No matter how much exercise you do – you are what you eat. It’s what’s on the inside that counts.
Up to 80 per cent of having a sustainable healthy body is due to good food choices. When you start to see the benefits of exercise, you’ll see this threefold combined with good nutrient-rich fresh foods. By the time your skin is glowing and you jump out of bed in the morning, you can be assured that your internal organs and functions are running optimally.
In a nutshell, you’ll want to follow these guidelines for looking, feeling and training at your personal best:
- Carbohydrates are not evil.
They are a necessary part of your nutritional mix, as nature intended. It is important to select the right forms of carbohydrates. Anything man made should be avoided as our bodies are not designed to break down and assimilate all those chemicals and artificial flavours. Examples of healthy, energy-providing carbs that won’t spike your insulin levels:
- Dark rye or stoneground flour toast with natural peanut butter as a pre-cycle option
- Rice (including rice pastas)
- White breads, pastas, packaged rolls, processed carbs, fried foods, ‘nutrient enriched’ breads
- Carb-loaded drinks and bars with ingredients you can’t pronounce
- Anything with fructose corn syrup added.
- Eat protein after you exercise.
Protein repairs muscles, supports the immune system and is vital for the healthy function of organs and your body’s biodynamic function.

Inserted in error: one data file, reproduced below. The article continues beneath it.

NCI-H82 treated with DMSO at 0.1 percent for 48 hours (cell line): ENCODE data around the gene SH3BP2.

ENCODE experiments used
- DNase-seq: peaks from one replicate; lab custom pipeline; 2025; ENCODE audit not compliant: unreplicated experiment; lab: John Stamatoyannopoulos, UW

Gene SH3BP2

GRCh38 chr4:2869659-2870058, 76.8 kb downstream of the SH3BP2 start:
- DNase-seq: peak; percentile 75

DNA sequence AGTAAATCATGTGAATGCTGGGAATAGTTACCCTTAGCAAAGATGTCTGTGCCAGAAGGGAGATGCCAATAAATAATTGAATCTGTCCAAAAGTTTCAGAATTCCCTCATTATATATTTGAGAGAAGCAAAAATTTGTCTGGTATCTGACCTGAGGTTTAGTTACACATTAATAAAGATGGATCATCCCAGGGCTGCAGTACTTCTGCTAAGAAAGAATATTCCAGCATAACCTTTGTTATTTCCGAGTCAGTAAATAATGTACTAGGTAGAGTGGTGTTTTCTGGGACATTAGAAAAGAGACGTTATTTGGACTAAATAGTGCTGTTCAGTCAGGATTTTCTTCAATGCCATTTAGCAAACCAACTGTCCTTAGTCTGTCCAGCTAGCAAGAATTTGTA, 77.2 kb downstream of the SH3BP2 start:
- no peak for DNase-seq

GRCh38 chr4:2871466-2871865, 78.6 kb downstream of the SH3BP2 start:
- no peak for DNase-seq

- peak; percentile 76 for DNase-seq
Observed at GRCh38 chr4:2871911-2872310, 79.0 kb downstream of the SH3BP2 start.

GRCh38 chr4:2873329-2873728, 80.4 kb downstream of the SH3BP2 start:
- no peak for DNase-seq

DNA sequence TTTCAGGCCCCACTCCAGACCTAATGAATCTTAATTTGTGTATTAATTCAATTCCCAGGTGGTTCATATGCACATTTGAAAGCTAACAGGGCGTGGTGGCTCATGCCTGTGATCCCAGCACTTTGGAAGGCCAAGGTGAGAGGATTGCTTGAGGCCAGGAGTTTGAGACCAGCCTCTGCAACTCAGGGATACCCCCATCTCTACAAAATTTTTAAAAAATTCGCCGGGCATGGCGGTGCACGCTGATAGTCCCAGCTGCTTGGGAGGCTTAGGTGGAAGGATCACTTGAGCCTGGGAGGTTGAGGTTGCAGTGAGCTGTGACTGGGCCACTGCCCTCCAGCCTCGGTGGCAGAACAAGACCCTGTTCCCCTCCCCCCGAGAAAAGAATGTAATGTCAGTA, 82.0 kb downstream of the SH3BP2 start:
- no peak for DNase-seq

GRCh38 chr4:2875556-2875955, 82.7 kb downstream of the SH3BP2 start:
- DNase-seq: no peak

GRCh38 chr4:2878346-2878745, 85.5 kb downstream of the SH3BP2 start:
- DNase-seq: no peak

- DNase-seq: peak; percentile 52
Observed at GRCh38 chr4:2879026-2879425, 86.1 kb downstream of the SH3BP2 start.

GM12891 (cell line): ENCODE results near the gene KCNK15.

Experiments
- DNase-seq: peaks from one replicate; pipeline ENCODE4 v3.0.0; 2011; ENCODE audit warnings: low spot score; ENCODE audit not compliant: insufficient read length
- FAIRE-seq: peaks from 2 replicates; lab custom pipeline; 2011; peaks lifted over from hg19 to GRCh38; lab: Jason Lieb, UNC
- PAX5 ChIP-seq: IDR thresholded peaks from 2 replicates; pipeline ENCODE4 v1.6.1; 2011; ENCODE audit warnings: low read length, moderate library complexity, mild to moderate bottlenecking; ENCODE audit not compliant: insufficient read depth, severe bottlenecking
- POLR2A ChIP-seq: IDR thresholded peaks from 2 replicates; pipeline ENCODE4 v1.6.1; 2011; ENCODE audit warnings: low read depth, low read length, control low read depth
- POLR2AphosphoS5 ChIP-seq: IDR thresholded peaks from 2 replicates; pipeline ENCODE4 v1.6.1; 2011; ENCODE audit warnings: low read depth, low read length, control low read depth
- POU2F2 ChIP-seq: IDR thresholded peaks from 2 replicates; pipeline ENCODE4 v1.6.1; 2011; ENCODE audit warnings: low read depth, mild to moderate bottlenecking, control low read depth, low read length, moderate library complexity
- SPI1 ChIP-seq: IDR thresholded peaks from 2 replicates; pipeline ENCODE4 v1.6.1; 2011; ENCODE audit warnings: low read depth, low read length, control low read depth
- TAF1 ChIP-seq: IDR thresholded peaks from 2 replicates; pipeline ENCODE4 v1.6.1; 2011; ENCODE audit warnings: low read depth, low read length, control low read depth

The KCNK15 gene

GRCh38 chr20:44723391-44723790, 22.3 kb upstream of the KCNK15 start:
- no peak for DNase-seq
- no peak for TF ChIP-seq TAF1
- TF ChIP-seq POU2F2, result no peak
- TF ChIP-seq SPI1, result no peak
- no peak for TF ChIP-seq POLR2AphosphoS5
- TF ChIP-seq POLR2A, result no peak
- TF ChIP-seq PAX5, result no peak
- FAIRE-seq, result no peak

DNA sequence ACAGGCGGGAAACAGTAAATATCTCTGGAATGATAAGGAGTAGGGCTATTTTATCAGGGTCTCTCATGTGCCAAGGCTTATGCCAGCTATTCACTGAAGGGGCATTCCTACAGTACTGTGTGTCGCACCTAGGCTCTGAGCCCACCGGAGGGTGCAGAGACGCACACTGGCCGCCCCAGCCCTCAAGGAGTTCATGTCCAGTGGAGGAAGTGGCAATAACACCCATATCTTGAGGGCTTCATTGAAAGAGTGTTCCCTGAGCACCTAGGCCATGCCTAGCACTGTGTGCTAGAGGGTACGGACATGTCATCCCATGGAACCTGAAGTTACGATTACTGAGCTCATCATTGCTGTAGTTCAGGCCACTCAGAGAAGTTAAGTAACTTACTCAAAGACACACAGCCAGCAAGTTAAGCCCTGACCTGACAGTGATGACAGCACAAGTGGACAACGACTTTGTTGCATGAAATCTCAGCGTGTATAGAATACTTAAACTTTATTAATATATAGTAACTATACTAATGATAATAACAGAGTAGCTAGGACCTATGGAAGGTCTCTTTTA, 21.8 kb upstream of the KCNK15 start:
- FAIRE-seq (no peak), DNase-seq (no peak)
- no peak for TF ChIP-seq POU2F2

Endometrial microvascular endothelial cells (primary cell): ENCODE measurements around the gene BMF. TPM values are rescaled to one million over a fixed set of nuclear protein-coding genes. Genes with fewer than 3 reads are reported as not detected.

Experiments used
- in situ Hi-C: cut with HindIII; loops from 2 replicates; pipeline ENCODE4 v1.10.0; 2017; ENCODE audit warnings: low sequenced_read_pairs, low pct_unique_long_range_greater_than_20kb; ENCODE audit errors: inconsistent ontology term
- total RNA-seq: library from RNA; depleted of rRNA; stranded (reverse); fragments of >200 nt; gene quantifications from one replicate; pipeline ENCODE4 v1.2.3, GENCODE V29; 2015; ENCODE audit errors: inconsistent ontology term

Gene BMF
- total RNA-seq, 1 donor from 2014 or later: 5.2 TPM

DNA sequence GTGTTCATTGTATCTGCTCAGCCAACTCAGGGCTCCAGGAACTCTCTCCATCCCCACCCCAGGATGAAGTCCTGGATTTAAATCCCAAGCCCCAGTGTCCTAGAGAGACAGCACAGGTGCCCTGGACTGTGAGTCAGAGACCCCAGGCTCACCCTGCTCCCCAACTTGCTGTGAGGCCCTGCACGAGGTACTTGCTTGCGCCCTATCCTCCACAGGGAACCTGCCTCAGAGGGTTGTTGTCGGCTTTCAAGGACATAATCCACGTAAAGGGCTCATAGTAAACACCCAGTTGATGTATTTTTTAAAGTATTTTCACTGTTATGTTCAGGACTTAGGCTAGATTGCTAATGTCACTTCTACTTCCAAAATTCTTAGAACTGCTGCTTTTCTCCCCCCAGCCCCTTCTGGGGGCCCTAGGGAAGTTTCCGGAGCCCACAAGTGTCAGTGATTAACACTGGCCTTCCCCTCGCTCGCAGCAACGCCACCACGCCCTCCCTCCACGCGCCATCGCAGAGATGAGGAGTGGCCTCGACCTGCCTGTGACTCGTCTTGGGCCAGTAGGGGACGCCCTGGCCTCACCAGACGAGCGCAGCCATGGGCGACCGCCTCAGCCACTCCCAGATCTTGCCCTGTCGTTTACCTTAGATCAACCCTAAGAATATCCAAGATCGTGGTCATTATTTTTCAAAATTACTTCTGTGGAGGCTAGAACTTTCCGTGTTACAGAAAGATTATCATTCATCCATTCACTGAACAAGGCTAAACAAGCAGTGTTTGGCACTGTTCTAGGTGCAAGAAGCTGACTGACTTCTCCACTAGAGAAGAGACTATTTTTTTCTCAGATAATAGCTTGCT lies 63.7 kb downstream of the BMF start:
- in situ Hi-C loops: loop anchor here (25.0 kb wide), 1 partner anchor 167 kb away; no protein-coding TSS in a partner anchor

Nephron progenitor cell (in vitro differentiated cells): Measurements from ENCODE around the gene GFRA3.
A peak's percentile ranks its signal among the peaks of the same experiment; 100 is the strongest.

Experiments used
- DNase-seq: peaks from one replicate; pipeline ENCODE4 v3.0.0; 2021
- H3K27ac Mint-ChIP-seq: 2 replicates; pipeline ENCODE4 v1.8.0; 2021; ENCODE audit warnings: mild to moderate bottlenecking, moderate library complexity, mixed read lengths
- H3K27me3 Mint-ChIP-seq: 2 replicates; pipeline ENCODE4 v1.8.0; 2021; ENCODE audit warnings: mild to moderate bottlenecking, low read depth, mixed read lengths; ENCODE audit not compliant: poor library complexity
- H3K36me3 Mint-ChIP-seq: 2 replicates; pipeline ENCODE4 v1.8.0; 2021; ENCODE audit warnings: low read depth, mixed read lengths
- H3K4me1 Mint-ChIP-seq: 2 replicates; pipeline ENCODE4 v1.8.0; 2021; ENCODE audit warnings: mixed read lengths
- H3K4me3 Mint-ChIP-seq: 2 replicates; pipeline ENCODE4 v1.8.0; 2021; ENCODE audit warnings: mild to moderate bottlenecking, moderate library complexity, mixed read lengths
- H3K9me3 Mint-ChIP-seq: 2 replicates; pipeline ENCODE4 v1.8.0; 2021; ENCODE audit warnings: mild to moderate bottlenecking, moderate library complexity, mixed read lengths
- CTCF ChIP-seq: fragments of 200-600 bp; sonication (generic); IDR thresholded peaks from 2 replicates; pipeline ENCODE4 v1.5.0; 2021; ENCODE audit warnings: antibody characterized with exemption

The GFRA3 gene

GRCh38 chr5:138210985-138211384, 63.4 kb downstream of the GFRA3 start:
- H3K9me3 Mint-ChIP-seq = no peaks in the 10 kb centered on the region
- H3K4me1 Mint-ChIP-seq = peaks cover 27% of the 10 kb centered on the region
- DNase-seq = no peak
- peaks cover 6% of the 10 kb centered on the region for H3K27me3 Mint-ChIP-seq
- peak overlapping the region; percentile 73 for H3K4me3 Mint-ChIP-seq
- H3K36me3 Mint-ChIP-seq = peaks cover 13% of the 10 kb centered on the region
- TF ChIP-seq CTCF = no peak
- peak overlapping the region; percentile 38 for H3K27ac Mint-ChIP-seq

- Good fats are essential!
Essential healthy fats oil your joints and are crucial for eyesight, brain and organ function. Not manmade processed fats and oils. Instead hunt for these in your market or supermarket aisle and stock up each week. Avocado, cashews, almonds, macadamia.
- Consume amino acids
Our body does not produce amino acids – but they are found in food sources.
- Vitamins and minerals from nutrient-rich food
Fresh vegetables and fruit are nature’s supplements. Rather than being stripped out of plants as extracts, you are getting the minerals and vitamins in their ideal combination to work at their optimal levels.
The darker the colour of the vegetable, the better it is for you. Vegetables and fruits also contain essential water, which hydrates the body and aids the transportation of sugars, fats, carbs and nutrients throughout your body.
- Nothing beats good-quality filtered water.
At least 2.5 litres per day to keep your body ticking over like a well-oiled machine. Ditch the high-fructose ‘sports drinks’ and opt for water along with a balanced diet.